And — as you might have guessed from the first example — this is also one of an infinite family of dissections.  As long as the sides of the irregular dodecagon alternate and the vertices stay on the triangular lattice, there is a dissection to a rhombus.  Below is another example, and there are infinitely many more….

My third and final example involves irregular dodecagons, but this time on a square grid.  And while I found the previous two dissections several years ago, I found this example just last week!  What inspired me was one of my favorite dissections — from an irregular dodecagon to a square — also found many years ago.

In the spirit of the first two examples, I asked myself if this dissection could be one of an infinite family.  The difficulty here was that there were three parameters determining an irregular dodecagon, as shown below.

We do need $b>c$ so that the dodecagon is convex and actually has 12 sides; if $b=c,$ four pairs of sides are in perfect alignment and the figure becomes an octagon.

There is an additional constraint, however, which complicates things a bit.  The area of this dodecagon must also be the area of some tilted square with vertices on the grid, as illustrated below.  Note that the area of this square is just $d^2+e^2.$

It is not a difficult geometry exercise to show that the area of the dodecagon is $a^2+4(a+b)(c+b).$  So in order to create a dissection, we must find a solution to the equation

$a^2+4(a+b)(c+b)=d^2+e^2.$

Again, here is not the place to go into details.  But it is possible to find an infinite family of solutions when $a=e.$  You get a dissection which looks like this:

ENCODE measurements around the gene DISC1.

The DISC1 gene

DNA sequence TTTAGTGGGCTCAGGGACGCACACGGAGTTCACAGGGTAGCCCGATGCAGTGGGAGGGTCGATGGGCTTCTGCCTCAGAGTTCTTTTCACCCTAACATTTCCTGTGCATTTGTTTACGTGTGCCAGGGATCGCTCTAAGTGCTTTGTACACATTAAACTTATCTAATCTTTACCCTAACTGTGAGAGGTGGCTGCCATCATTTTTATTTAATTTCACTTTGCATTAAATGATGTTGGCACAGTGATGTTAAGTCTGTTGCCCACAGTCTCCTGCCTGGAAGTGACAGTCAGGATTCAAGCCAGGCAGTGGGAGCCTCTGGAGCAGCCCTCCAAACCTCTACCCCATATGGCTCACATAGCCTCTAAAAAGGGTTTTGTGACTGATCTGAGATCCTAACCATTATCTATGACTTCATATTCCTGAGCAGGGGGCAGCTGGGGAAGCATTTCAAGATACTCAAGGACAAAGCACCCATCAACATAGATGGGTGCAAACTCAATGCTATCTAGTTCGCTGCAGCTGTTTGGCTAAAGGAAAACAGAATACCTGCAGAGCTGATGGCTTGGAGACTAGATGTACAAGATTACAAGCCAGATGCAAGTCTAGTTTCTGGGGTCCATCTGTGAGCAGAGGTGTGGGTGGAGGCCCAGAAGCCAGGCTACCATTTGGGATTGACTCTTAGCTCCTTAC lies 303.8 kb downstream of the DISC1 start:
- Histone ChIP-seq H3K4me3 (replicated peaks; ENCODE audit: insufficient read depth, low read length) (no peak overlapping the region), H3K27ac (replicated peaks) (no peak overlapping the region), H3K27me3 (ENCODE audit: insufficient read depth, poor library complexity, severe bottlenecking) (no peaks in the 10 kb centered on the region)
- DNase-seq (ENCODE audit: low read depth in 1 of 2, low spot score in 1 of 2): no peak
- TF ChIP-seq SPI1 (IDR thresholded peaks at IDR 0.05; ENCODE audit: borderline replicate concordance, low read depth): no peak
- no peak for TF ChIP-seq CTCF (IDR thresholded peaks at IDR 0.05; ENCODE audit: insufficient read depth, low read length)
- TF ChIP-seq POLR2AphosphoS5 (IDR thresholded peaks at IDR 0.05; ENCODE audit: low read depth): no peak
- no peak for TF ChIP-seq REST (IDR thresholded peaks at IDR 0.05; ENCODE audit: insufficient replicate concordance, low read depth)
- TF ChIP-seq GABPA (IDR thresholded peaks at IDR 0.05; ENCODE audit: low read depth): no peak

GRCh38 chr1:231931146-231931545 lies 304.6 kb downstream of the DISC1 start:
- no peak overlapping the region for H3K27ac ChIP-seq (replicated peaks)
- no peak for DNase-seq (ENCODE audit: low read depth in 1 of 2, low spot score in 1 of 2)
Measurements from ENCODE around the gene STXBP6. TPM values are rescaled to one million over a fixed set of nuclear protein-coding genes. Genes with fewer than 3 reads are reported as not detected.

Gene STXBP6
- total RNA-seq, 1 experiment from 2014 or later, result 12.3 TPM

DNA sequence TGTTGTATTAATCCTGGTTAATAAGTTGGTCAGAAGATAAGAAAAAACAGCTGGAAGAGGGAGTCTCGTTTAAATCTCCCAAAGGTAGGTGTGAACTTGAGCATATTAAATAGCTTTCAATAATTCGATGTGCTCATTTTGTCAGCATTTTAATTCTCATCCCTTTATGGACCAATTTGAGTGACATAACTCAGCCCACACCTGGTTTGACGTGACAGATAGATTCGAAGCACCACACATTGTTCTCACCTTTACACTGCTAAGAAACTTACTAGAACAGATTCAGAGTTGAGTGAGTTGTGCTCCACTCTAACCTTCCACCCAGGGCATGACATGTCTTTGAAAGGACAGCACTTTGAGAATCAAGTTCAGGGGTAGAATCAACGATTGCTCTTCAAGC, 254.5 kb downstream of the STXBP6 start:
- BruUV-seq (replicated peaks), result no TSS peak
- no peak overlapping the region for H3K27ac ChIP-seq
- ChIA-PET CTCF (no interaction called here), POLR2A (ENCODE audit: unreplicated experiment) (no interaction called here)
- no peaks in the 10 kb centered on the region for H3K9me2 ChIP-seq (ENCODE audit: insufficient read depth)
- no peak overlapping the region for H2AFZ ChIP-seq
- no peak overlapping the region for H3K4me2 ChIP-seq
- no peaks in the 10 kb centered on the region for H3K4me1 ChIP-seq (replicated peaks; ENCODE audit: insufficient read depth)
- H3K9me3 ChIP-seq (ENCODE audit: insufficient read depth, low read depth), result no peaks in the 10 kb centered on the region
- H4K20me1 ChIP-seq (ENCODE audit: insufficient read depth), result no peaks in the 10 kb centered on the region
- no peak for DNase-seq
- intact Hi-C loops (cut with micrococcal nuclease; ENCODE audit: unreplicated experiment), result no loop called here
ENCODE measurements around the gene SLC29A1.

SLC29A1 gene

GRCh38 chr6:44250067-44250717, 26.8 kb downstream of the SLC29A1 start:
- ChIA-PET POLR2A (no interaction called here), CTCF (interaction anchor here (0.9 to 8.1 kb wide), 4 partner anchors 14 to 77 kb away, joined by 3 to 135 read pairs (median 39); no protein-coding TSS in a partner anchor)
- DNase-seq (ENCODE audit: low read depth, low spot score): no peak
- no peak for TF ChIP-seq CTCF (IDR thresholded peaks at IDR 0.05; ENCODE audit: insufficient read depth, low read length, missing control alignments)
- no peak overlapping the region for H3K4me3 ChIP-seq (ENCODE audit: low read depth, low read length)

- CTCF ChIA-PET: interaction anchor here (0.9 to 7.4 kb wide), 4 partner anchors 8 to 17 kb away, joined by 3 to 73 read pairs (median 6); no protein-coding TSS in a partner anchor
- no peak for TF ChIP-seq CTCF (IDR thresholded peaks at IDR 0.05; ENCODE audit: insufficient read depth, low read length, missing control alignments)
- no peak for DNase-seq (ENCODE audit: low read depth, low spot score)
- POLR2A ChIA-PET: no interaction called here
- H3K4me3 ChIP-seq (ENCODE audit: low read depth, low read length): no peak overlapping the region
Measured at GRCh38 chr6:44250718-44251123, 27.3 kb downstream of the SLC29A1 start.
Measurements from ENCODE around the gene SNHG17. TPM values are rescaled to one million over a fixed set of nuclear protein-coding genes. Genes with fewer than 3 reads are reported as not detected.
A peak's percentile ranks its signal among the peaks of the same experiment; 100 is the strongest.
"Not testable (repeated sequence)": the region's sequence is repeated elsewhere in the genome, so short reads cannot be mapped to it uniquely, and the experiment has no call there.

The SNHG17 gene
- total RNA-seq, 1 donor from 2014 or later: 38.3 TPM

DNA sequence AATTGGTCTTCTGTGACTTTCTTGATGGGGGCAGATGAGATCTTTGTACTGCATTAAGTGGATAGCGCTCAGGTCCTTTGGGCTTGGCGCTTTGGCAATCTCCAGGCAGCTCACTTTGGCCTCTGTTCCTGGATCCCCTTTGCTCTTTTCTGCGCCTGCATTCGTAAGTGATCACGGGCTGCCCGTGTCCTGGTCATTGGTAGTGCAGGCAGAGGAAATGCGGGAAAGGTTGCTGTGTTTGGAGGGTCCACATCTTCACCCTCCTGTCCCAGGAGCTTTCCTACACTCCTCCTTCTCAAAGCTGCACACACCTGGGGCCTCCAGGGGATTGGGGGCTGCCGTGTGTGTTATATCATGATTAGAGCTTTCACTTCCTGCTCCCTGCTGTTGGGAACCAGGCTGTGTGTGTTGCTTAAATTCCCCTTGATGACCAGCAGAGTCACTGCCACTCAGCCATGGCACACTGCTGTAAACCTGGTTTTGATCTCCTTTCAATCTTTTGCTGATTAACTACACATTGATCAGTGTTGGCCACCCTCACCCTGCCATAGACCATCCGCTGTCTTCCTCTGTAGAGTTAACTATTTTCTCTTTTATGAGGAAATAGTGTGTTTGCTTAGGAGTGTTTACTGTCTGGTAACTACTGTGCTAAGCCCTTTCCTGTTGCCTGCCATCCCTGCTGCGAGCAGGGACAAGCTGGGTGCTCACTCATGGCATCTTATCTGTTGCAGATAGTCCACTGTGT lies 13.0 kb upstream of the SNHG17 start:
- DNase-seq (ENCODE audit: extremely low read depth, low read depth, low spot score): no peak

I was particularly pleased to have found this eight-piece dissection since most of my attempts until this point had ten pieces or more.  And to give you a sense of this family of dissections, here is an example with different parameters within this family.

You can definitely see the resemblance, but it is also clear that the dodecagon and square are not the same shape as those in the previous dissection.

So these are the three families of geometrical dissections I’ll be including in my paper.  I hope these examples might inspire you to pick up a pencil and graph paper and try to find some infinite families of your own!

### Vince Matsko

Mathematician, educator, consultant, artist, puzzle designer, programmer, blogger, etc., etc. @cre8math

## 4 thoughts on “Geometrical Dissections III: Octagons and Dodecagons”

1. This post has piqued my interest towards geometric dissections.
However, I’m unable to find any practical implications of this concept.
Can anyone help me out on this?

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2. Thanks for the question! For me, these are just intriguing puzzles to solve, which often have fascinating solutions. To be honest, that’s enough for me….